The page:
Tuesday, July 3, 2012

DIY Isolation cab - Revisited

It's been quite a while since I built that little box. It works reasonably well, but could definitely be better.

The box now belongs to a buddy of mine who lives in a small flat. I don't know how much use it's been put to, but it couldn't come with me to the new property.

While reserching methods for building a studio, I realised that I could have done the iso-cab so mch better.

The box was made with 9mm ply, glued to a pine frame and some earth wool was placed inside.
Performance was ok, but it could still be heard and was only any good for a small amp.
I think maybe even the 15 watt Fender Princeton was too hot for it.
Something like a 5 watt Valve Jr, Black Heart, Tiny Terror is more suitable.
This is due to two factors, the size of the cabinet and the density of the walls.

The cabinet I built was basically a 600mm cube. This was due to size restrictions with the flat I was living in.

What I've read is that the small volume of air can lead to speaker and output transformer damage, due to back voltages being generated in the voice coil.
Indeed on one test of a 10" driver, I was alarmed to find that the magnet was quite warm to the touch.
This is not something I have ever noticed before. I stopped that test fairly quickly. Every other test I did was at a lower volume and on a speaker with a larger magnet (better heat dissipation, among other properties).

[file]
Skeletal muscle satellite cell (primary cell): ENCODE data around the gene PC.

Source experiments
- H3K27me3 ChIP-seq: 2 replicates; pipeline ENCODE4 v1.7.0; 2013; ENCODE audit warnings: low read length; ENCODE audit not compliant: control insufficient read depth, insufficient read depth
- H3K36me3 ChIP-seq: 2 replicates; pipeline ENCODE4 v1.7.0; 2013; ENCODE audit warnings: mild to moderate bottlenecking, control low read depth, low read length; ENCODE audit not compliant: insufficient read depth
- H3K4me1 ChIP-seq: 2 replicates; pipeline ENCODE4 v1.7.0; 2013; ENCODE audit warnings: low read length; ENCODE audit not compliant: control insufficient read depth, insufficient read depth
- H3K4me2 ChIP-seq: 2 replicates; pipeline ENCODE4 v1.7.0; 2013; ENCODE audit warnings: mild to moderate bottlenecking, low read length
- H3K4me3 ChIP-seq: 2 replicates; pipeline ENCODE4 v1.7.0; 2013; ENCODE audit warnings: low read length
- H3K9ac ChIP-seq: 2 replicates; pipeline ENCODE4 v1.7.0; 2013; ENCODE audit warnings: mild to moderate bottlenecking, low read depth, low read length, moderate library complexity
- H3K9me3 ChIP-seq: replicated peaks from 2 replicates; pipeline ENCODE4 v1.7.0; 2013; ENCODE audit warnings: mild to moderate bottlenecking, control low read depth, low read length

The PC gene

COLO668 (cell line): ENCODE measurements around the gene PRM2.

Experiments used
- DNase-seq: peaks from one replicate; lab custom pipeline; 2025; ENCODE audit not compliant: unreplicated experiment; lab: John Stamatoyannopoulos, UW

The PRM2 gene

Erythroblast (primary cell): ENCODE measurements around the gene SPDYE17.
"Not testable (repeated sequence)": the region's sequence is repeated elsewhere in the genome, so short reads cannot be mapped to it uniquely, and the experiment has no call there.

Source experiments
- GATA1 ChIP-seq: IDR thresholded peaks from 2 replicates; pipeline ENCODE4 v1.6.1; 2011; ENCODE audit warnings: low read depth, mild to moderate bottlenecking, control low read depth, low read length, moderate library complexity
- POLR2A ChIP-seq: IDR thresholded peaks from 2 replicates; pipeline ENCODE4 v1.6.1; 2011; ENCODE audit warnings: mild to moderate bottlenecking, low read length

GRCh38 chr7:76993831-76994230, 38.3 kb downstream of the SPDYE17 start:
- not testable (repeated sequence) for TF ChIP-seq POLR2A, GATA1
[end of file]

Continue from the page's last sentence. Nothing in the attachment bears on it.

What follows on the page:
Despite the small sound however, the sound was pretty good, no "boxiness" was present, but I think that was likely due to the mic being pressed right up against the speaker grille (no room for ambient sound).

A better design would be to double the length of the box, leave out the rock wool (it really did nothing in terms of blocking the sound path), use 18mm ply and a couple of layers of plaster board (with an air gap between the inner and outer layer). Essentially building a tiny version of a room within a room. Plaster boards properties lend itself to be quite the good little insulator. Not what I expected when I started my research.

Making a sound proof box it seems, is entirely dependent on just a few factors. Density, Mechanical Isolation and a Perfect Seal.

That means Thick Walls, Rubber & Air isolation between inner & outer boxes, and Blocking the movement of air through any gaps that may appear during assembly.

Anywhere air goes, sound goes.
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